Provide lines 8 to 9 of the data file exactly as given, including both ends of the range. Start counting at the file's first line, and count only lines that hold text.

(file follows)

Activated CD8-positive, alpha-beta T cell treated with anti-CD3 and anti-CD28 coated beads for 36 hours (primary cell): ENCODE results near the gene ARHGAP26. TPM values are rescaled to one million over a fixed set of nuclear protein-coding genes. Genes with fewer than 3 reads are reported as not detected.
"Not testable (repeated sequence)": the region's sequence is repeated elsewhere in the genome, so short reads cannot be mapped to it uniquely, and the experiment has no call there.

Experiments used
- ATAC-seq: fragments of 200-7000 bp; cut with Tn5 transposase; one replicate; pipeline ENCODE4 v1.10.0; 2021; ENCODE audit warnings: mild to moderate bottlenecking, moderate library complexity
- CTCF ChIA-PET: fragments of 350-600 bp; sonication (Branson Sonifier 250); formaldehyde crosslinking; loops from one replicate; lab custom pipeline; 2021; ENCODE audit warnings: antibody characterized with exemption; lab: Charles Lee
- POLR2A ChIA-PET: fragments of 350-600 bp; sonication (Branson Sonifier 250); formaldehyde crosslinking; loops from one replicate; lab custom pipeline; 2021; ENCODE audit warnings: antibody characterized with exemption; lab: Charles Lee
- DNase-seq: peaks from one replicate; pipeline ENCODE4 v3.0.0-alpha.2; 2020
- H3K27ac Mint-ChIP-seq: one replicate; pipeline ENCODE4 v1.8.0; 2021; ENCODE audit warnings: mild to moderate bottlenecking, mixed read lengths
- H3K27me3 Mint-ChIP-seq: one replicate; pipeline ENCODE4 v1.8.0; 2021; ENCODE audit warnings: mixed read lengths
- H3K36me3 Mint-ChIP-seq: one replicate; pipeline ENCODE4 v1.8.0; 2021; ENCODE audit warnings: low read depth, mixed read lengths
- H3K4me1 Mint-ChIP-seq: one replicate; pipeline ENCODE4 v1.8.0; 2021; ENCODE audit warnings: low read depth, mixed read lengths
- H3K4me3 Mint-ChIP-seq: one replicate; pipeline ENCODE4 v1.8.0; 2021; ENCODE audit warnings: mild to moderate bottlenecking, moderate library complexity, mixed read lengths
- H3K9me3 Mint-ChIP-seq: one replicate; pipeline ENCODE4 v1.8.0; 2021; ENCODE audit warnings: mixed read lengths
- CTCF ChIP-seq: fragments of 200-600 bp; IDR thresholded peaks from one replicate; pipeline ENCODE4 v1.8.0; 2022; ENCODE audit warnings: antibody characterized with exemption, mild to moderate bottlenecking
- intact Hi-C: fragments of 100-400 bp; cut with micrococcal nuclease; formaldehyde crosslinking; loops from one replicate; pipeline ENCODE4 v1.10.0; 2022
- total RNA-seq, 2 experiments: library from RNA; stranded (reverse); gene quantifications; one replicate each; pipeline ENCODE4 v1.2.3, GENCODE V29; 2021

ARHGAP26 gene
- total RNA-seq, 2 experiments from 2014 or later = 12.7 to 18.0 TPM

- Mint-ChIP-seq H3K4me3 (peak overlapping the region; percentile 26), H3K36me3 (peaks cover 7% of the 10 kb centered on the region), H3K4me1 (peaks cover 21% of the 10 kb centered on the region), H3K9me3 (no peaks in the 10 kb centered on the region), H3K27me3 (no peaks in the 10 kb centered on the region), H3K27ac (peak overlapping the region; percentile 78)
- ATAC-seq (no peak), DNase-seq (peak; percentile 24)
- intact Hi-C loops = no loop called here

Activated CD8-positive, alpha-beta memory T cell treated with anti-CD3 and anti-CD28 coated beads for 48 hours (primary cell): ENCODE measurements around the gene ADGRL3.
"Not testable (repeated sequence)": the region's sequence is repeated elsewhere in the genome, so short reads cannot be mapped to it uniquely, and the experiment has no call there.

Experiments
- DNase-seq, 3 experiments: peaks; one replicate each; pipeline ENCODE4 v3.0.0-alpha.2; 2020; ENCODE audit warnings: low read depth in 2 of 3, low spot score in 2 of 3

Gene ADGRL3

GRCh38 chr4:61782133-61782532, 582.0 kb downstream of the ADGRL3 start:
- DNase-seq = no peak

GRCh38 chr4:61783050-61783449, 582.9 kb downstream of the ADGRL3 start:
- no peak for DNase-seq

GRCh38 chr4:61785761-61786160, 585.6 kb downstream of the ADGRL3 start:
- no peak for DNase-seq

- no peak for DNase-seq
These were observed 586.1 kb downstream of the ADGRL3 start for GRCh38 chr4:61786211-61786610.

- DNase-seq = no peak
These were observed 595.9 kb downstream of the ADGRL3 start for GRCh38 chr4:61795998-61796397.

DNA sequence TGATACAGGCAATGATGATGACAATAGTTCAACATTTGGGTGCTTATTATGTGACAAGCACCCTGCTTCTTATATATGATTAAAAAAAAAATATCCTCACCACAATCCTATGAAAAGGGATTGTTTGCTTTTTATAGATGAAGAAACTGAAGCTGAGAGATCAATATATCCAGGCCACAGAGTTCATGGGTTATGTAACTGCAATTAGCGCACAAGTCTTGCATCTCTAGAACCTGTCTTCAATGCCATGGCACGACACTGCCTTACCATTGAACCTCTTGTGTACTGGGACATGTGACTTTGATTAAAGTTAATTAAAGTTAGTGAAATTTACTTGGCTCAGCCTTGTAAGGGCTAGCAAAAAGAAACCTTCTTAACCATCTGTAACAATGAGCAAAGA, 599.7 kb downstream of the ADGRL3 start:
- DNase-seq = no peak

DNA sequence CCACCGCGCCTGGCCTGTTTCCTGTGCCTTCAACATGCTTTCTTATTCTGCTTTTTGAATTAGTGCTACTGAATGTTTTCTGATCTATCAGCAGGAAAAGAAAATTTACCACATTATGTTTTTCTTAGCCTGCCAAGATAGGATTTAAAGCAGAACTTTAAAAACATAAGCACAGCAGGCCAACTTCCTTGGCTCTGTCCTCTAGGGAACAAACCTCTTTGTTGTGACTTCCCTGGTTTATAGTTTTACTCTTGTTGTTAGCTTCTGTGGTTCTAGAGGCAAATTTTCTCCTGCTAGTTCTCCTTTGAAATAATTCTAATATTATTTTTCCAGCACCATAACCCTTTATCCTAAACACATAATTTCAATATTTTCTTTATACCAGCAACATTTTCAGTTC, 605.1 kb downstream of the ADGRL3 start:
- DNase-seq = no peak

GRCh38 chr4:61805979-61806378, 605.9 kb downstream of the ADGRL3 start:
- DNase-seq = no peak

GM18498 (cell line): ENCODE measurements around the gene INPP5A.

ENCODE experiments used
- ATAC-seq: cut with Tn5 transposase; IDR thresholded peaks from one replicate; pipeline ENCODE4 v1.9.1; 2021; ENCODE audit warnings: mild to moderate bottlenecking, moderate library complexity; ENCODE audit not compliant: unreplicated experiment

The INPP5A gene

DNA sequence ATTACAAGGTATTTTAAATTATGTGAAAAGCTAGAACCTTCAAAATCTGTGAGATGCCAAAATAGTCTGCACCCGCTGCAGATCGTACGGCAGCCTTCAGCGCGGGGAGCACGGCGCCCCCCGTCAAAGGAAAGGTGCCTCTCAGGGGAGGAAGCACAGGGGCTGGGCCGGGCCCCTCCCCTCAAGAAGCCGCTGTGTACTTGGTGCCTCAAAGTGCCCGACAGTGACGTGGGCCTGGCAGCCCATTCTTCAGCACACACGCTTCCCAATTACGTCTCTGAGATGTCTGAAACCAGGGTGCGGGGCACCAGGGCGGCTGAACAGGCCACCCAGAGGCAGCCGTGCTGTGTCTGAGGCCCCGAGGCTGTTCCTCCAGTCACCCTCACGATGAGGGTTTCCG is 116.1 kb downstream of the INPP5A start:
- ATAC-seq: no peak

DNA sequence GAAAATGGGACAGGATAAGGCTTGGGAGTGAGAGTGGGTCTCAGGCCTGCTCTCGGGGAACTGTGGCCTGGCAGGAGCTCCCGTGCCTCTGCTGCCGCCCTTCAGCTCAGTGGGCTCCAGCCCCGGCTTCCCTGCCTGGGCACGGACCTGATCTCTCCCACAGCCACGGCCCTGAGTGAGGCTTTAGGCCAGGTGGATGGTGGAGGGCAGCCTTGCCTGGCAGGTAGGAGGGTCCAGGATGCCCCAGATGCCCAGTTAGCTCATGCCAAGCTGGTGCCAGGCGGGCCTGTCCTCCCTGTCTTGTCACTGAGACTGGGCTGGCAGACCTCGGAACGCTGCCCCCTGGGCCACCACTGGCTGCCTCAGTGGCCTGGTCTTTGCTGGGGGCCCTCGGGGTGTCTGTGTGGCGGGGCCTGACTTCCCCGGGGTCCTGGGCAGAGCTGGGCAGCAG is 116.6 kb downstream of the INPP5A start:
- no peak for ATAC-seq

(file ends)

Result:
- H3K27ac Mint-ChIP-seq: one replicate; pipeline ENCODE4 v1.8.0; 2021; ENCODE audit warnings: mild to moderate bottlenecking, mixed read lengths
- H3K27me3 Mint-ChIP-seq: one replicate; pipeline ENCODE4 v1.8.0; 2021; ENCODE audit warnings: mixed read lengths